Archeology, study of the past through identification and interpretation of the material remains of human cultures. Archeology uses the knowledge and techniques of such disciplines as anthropology, history, paleography, and philology. Its keystone is fieldwork. Archeology began in the early 18th century with excavations of Roman and other sites. The famous Rosetta Stone, which provided the key to Egyptian hieroglyphics, was discovered in 1799 and deciphered in 1818. In the 19th century archeology became a systematized science through the work of Heinrich Schliemann, Arthur Evans, C. L. Woolley, Howard Carter, and others. In the United States archeologists have studied the culture of early Native Americans as well as settlements of colonial America—an example of historic archeology, which deals with peoples who left behind written documents.
Suitable sites may be revealed as a result of war damage or during construction of buildings and roads. Because unusually shaped hills or mounds are sometimes artificial, they are often investigated. Ancient writings may help in locating sites. Aerial photography has sometimes revealed the existence of buried structures. The archeological team then recovers objects or fragments lying loose on the ground or inside caves, or, more often, excavates (digs) to find the artifacts. Great care is required not to damage any object or trace of an object. Small hoes, spades, trowels, penknives, brushes, and fingers are used. Archeologists record the spatial relationships artifacts have to one another and to the layers in which they are found. Notes and drawings are made, each item is numbered, and photographs are taken.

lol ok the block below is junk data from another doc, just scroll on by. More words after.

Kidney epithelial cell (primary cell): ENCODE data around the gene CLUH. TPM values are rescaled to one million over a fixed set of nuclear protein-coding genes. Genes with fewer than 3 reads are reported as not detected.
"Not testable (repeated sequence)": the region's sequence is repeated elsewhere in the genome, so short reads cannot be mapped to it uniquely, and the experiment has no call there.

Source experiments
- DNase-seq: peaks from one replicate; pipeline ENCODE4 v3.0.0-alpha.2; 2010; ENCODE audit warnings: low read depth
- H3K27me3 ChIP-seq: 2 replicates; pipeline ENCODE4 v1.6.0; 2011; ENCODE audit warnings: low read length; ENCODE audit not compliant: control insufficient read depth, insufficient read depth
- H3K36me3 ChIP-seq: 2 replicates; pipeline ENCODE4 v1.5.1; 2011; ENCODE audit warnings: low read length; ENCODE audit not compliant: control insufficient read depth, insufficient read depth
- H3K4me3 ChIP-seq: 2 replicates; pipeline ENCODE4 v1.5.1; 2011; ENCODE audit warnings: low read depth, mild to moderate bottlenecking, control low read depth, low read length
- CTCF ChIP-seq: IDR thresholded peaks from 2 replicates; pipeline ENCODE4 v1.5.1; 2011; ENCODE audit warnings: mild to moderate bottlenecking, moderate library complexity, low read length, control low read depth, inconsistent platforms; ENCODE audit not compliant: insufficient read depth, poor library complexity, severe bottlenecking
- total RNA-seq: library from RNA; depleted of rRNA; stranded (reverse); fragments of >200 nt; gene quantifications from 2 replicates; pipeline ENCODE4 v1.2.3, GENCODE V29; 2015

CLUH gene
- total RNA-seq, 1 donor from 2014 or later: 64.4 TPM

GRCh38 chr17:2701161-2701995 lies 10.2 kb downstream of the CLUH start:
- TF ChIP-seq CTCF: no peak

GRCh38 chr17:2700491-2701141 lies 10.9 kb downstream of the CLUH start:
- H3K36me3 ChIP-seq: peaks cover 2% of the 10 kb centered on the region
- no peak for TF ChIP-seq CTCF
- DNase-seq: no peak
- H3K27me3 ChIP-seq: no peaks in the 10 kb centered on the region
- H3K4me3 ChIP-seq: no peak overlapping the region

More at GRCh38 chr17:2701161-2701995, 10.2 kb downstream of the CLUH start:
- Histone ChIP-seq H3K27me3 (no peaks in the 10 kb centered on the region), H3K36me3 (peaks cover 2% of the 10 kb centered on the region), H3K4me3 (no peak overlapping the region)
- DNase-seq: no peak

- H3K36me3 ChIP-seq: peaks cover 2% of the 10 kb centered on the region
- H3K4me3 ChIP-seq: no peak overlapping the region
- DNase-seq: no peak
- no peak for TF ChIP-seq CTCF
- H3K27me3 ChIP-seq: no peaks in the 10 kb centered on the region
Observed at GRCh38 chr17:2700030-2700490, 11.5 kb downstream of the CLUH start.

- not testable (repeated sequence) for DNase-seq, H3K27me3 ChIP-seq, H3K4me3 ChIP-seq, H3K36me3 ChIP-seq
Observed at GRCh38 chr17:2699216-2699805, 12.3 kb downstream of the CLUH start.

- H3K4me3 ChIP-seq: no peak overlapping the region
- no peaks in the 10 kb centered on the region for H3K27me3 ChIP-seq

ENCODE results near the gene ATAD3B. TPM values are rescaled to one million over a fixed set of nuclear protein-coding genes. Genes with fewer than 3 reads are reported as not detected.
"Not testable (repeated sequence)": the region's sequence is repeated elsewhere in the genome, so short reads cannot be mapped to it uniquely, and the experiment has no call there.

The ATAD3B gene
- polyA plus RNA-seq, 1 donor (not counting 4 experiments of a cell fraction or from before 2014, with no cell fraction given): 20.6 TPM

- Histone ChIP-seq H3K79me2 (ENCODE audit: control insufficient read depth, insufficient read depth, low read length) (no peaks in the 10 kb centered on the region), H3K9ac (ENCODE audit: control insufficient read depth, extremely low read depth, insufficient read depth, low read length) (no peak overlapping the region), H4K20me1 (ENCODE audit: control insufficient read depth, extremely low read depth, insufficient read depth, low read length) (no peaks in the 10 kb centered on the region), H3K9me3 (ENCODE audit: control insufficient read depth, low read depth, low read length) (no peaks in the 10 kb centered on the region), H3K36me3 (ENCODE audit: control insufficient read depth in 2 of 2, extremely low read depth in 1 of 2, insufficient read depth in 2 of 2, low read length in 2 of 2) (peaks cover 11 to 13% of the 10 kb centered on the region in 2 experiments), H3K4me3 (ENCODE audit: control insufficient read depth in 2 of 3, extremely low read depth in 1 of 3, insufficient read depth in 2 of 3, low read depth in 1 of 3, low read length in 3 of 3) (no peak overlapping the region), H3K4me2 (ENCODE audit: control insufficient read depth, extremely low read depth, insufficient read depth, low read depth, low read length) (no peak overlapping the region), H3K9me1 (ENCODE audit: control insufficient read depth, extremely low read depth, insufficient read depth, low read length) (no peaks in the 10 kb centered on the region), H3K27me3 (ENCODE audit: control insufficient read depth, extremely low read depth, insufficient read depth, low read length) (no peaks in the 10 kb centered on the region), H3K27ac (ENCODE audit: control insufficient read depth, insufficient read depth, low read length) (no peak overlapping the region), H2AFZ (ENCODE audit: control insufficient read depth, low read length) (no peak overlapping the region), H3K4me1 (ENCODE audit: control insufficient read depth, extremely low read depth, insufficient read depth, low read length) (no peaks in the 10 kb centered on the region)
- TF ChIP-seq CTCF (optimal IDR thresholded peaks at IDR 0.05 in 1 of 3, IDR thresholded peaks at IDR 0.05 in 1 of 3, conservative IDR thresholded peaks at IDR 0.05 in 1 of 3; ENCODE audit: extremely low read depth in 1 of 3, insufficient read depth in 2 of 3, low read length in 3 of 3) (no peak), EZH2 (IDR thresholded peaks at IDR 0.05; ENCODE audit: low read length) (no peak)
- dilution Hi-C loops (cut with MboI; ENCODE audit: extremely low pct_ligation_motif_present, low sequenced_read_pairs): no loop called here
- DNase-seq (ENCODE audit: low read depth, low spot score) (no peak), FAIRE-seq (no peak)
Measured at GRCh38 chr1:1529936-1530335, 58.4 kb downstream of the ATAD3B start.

Archeologists use 2 dating systems: absolute dating and relative dating. Early inscriptions, and especially, mention of an eclipse or other astronomical phenomena, make it easy to date a monument or site. Tree-ring chronology can help date wood remains. Pollen, an extraordinarily durable organic substance, is also a useful date indicator. Radiocarbon dating uses the known half-life of radioactive carbon-14, found in all organic matter, as a yardstick. Stratigraphy, the most important method for relative dating, uses the principle that objects found near the surface are more recent than those found lower within the ground. Because pottery styles sometimes overlap on several sites, information gained from one site can be applied to another. Chemical changes in bones can also help differentiate younger ones from older ones.